On Dec 1, 2003, at Autodesk University, the press got its first look at AutoCAD 2005. It came with a bit of a boast from John Sanders, Executive VP of Design Solutions Division, who noted that for the first time Autodesk knows what the next few versions of AutoCAD (those after 2005) will look like. Interestingly, he explained that between the two major releases (with names) are two "in-between" releases termed "Subscription Editions" or SEs. That reminded me vaguely of MicroStation SE [special edition] which had only a lukewarm reception as I recall. The real reason for these, I decided back in December, was to help justify the money subscribers are paying, as the promised extensions, which were to be delivered now and again between releases, have slowed to a trickle of late.
So, I was sort of surprised to receive an e-mail from Autodesk last week saying the SEs were out of the picture. Instead, subscribers will be able to download extensions between releases "as they become available." So, the real change now is simply that Autodesk is promising a full release each year. That, as others have suggested, will help even out cashflow for the company. While it helps users plan ahead, I suspect it's really about company finances. I can't think of another company that promises an annual release, except maybe Norton, with its tools and anti-virus software.
The presentation on AutoCAD 2005 was short, with just a few demos, but the clear focus was on drafting, publishing, and workflow. These are three of five areas into which the AutoCAD team divides its long term enhancement strategy. The other two are presentation and customization, which may be tackled in releases beyond 2005. There are basically three new, big goodies in the box, that address these three topics.
One is a drawing set manager. The idea is to provide a tool that allows end users to manage the many drawings that make up a drawing set (think of all the plans for a house or a Wal-Mart). The application, while slick, was in some ways reminiscent of a baby document management system. Individual files are organized, named, put in order, etc. Most impressive, relations between individual "pages" are maintained. Rename the page with the call out of the complex doors, it updates everywhere throughout the drawing set. Click on a link for a drawing in the "Table of Contents" and it opens (and the end user need not know its "real" location). I specifically asked about the API to this functionality (there's a full one) and if the industry groups might customize this further (they were looking at it, was the reply). My thought was that this functionality might enhance or replace tools to chop a large mapping project into a mapbook, for example.
The second goodie is tied into the first, and provides "enhanced production of design elements." Basically, that means that formatting chores now done by hand will be automated. For example, AutoCAD will create tables (and even put data pasted in from Excel into them). Tables in AutoCAD behave very much like those in Excel - you can move from cell to cell, copy and paste data, merge cells, etc. Another example illustrated how AutoCAD will support "fields" like those in Word where you can automatically fill in the date or the author's name. Such fields will help populate data for the drawing set pages. There are also enhanced tools for plotting sheet sets to paper or electronic form. And, this was a nice change: plotting could happen in the background while editing or other drawings continued in parallel.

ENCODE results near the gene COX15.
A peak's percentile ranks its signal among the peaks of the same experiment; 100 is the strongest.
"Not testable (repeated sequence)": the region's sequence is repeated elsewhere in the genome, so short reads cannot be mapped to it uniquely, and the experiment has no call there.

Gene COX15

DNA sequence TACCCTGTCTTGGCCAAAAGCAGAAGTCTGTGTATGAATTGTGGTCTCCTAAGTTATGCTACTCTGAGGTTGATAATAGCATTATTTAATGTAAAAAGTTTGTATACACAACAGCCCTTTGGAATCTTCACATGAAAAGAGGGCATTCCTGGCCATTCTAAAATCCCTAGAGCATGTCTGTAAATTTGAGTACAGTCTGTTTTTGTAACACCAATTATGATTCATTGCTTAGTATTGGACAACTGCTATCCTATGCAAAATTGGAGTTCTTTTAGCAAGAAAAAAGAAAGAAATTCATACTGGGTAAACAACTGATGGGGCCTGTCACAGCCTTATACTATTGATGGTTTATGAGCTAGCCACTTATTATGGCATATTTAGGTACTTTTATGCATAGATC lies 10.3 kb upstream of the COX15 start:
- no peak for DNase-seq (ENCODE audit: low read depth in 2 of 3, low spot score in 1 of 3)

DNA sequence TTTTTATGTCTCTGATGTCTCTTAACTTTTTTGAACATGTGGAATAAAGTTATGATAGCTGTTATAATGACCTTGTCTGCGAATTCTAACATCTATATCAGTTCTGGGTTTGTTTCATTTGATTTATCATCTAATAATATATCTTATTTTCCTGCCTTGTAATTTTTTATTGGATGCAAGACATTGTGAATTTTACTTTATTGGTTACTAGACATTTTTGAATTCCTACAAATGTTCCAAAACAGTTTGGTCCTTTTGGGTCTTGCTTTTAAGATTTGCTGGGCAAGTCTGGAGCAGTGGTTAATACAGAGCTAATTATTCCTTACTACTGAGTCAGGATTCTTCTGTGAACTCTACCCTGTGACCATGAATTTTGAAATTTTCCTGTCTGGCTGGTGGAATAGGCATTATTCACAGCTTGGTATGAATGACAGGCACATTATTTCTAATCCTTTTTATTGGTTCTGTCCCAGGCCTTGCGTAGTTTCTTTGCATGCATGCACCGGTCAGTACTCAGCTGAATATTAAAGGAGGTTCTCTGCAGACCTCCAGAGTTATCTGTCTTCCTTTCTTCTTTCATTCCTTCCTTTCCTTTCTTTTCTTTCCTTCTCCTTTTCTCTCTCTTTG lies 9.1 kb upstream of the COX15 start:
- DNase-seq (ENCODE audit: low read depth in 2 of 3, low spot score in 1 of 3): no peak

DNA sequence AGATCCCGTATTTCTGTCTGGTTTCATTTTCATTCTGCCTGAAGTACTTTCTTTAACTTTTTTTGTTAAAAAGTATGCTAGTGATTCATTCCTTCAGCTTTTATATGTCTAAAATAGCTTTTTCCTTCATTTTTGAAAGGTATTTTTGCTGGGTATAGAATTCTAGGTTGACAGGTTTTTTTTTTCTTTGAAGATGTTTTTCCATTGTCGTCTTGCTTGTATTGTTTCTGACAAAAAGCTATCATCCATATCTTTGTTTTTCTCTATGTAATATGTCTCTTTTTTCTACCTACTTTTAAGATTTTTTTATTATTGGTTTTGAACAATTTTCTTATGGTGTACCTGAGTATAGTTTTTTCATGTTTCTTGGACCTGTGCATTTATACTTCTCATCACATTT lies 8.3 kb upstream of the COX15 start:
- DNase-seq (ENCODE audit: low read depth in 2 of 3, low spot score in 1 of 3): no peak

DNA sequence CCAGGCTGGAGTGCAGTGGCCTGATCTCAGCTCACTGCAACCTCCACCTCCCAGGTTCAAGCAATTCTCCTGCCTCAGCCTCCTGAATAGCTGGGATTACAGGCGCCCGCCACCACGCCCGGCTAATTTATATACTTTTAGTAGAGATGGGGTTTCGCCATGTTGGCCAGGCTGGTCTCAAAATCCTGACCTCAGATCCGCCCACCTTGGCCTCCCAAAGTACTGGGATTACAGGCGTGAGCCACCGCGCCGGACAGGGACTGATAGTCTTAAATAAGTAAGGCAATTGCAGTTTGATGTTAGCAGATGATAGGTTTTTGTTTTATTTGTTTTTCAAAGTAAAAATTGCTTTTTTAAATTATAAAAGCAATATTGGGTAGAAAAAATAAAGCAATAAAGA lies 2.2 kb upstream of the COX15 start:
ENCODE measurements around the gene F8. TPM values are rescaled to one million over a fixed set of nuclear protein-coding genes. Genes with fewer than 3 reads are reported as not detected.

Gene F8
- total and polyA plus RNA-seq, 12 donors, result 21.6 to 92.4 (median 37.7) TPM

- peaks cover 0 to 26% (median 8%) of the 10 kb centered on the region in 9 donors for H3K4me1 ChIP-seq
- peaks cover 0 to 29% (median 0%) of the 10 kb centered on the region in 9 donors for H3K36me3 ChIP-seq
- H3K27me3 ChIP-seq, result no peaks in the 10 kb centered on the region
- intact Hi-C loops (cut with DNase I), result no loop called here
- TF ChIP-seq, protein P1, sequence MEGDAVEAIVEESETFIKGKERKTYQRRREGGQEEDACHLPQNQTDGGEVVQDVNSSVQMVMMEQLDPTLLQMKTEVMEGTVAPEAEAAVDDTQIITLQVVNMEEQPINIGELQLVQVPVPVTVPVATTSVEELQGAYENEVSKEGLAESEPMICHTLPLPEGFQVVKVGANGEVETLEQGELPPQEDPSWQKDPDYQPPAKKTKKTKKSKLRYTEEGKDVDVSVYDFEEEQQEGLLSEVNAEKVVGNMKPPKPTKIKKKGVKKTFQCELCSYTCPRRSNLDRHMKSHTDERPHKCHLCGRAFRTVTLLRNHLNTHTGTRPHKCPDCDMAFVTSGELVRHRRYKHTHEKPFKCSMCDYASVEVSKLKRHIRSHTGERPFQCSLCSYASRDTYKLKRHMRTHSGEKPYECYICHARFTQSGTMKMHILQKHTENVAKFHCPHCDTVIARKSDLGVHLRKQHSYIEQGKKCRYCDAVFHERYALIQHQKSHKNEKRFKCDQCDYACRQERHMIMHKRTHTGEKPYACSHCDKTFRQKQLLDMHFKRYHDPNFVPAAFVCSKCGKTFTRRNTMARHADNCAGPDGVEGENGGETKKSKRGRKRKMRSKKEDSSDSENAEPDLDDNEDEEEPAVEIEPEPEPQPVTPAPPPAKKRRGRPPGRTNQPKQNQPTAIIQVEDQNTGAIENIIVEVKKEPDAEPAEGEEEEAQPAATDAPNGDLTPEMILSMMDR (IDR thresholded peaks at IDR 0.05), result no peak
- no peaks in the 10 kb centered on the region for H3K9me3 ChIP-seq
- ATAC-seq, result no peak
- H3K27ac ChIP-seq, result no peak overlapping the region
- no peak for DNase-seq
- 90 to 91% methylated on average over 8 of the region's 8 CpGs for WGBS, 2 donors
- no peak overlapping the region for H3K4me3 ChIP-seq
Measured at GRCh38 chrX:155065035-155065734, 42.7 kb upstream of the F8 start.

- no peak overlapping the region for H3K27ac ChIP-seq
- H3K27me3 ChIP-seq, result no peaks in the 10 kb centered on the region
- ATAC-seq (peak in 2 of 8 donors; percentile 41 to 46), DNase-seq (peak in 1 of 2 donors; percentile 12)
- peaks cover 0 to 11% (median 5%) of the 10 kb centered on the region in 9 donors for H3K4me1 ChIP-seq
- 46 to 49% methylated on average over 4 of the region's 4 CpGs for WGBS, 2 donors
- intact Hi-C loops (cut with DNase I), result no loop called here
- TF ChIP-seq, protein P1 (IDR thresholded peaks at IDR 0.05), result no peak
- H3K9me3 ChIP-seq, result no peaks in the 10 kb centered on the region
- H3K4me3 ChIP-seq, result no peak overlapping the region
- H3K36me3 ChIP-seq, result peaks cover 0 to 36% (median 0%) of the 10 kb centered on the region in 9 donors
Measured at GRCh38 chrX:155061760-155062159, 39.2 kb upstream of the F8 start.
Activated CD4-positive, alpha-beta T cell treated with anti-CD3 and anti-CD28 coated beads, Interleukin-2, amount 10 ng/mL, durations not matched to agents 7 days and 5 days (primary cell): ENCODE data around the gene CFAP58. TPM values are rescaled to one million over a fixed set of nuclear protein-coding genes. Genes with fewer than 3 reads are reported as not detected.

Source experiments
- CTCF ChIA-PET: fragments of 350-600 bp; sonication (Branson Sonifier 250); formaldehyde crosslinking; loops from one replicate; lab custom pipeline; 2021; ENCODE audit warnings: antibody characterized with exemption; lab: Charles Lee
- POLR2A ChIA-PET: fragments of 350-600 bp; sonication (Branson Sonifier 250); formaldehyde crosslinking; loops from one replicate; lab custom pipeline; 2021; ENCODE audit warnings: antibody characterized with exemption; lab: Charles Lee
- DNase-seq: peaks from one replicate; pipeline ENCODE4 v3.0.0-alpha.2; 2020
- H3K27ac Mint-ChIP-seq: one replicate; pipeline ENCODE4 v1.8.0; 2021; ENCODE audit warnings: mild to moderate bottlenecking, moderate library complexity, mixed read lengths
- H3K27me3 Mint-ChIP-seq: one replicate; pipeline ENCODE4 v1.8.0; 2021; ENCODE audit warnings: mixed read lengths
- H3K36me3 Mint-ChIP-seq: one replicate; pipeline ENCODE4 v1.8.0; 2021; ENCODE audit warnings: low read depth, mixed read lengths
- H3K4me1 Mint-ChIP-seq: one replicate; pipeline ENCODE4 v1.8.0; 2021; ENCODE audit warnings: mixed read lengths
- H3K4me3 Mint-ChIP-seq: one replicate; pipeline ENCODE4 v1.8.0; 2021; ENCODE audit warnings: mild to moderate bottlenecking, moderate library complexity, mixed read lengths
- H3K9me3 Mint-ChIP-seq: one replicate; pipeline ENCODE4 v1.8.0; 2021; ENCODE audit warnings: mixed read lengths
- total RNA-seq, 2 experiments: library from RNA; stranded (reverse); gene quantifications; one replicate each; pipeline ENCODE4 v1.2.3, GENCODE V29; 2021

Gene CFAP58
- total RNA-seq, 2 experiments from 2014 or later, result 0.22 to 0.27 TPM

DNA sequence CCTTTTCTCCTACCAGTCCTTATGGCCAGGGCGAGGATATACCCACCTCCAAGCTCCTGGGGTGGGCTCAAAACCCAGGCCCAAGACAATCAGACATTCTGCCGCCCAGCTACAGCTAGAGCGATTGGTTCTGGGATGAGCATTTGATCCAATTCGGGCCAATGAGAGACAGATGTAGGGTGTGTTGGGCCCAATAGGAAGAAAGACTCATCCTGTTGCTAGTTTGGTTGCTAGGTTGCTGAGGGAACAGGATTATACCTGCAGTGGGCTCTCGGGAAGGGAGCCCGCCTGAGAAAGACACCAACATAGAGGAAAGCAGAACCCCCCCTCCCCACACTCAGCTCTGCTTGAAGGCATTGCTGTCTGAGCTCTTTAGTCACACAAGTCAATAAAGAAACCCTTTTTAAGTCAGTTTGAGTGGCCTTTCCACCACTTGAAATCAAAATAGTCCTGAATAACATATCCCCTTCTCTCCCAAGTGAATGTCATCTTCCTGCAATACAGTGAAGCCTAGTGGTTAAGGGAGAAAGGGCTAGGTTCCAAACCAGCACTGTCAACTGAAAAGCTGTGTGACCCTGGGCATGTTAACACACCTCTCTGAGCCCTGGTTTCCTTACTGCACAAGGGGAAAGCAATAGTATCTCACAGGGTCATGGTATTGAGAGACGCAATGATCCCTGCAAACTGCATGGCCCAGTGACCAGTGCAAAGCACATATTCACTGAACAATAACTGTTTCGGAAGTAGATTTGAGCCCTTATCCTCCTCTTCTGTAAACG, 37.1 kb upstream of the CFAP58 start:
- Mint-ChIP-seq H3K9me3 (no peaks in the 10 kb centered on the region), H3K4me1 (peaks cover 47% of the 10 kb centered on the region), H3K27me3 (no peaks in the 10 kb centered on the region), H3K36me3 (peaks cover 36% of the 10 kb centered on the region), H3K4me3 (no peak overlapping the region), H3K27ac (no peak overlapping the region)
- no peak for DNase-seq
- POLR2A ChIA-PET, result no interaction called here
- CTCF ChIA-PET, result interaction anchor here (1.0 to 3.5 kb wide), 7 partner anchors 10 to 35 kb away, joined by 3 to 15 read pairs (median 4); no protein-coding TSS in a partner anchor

The final goodie is an enhanced DWF reader, called DWF Composer. The new product ($99 introductory expected "for a while" until it rises to $199) will allow redlining of DWFs. These are then republished out as DWF, and can be read into AutoCAD 2005. That software is smart enough to display the redlines over the original file, allow for notes and updates based on the Composer users comments, and, that's right, republish yet another DWF. I suppose, just like Word's "track changes" features, it takes some getting used to, but it sounded fairly complex.
We were assured that this product won't immediately replace the current free ExpressViewer that reads DWF or the current non-free Volo View that reads DWGs. That said, I think it will certainly cause confusion, just by being a third "viewer." I also suggest the name Composer could be misleading since that term implies creation (think Mozart). I'm not sure this product can create anything on its own, but rather only redline something it reads in. Autodesk is quite pleased with its recent DWF campaigns citing the statistic that 35% of users are now publishing to DWF.
One big bit of news - there are no changes to the DWG format at 2005, so files will be backward compatible to AutoCAD 2004. Autodesk is working to create tools to ensure that customizations made to 2004 will be seamlessly migrated to the new release.
While these tools were cool, and are certainly valuable, my first thought was: "these must be things that third party developers offer." CAD guru Ralph Grabowski, who sat next to me during the briefing (read his take here) confirmed my suspicion. I suppose one way to look at what Autodesk might add next is to look at what third party developers are still in business.